Re: Campaigners criticise report into Camelford water poisoning
It is if nothing else reassuring to read at least one news item on the publication of this report, now more than one month ago.
It does not come as any surprise to learn that this latest enquiry, 13 years in the making, has achieved absolutely nothing. This is not altogether the fault of those who sat on the enquiry. It was not they who chose not to appoint anyone with the relevant experience to the panel. It may have been them who chose not to invite anyone with the relevant experience to make submissions to the panel. I was certainly not asked to do so and I volunteered my services.
The brief point to be made here is that by simply reading between the lines of the very brief section of the report which outlines possible further research it becomes abundantly clear that neither those questions which were asked at the outset nor those questions which should have been asked at the outset have been answered or in some cases even addressed in this report.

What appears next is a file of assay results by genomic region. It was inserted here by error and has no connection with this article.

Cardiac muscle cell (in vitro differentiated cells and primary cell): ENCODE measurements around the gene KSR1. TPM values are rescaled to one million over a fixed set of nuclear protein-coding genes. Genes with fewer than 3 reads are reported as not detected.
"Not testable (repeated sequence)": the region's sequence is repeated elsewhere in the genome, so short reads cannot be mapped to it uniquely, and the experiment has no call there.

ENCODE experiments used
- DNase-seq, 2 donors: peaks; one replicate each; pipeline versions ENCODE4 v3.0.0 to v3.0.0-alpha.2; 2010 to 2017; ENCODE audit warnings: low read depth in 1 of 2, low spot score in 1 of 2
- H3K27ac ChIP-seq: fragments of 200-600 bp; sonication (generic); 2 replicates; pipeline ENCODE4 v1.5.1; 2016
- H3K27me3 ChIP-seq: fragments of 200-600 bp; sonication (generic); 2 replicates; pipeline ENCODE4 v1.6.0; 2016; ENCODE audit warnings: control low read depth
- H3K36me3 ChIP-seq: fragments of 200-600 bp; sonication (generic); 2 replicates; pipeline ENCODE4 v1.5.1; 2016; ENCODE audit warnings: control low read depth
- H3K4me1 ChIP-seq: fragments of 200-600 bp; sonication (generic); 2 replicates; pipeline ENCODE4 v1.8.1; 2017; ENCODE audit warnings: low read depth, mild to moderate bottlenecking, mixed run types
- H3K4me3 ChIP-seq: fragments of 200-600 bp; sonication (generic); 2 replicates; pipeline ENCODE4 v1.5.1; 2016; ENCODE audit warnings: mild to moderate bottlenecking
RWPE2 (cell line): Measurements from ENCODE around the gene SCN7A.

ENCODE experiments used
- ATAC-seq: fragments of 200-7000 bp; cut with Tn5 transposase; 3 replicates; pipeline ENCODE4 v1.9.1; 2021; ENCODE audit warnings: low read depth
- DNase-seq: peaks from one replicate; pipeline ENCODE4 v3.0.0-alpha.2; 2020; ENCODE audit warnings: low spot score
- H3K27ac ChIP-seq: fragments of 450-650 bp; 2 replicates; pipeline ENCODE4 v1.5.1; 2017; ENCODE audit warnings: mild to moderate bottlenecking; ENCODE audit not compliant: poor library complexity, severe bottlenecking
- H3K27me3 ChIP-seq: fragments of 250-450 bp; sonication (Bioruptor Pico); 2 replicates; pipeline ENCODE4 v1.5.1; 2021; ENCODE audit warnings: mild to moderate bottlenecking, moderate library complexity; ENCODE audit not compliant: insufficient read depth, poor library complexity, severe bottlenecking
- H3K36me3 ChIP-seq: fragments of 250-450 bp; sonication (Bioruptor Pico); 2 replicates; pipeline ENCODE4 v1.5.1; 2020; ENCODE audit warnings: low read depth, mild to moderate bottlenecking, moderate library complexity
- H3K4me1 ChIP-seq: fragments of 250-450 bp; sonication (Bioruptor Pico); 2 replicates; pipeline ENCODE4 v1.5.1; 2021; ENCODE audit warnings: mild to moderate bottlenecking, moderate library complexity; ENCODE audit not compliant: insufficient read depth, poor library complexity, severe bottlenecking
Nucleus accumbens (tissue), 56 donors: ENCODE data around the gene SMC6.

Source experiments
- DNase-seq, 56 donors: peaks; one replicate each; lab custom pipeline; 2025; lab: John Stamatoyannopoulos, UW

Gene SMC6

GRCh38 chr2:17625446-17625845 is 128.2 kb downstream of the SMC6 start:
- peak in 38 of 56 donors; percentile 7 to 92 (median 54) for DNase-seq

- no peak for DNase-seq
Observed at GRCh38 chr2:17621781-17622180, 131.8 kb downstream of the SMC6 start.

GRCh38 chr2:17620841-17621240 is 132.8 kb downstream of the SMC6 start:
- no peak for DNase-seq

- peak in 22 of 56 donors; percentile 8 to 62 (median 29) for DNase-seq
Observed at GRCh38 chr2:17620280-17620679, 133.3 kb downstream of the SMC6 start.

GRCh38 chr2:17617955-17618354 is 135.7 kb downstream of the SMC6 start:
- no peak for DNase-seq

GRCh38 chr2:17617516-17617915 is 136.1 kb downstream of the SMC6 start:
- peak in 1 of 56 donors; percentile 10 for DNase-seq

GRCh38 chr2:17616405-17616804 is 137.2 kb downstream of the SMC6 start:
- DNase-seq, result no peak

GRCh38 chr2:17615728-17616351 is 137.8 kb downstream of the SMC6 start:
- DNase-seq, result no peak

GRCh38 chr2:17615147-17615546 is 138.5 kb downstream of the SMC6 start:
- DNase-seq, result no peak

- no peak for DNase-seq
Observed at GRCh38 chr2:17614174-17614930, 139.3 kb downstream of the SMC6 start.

This has proven to be a terrible waste of both time, for the panel and for the people of Camelford, and a complete waste of taxpayer's money.
If ever there was a panel set up with the absolute intention of achieving nothing then this is such a model for the future.
The story of Britain's most catastrophic mass poisoning of the public remains to be told. It is not too late to begin to do this and I urge the government to at least act upon the recommendations of this report, actions which could have been instigated 13 years ago if not 25 years ago immediately after this terrible event.
The very limited (and wholly independent) science which has investigated Camelford to date has demonstrated that there is a story to be told. This is perhaps why this report has gone out of its way to prevent this from happening.
Competing interests: No competing interests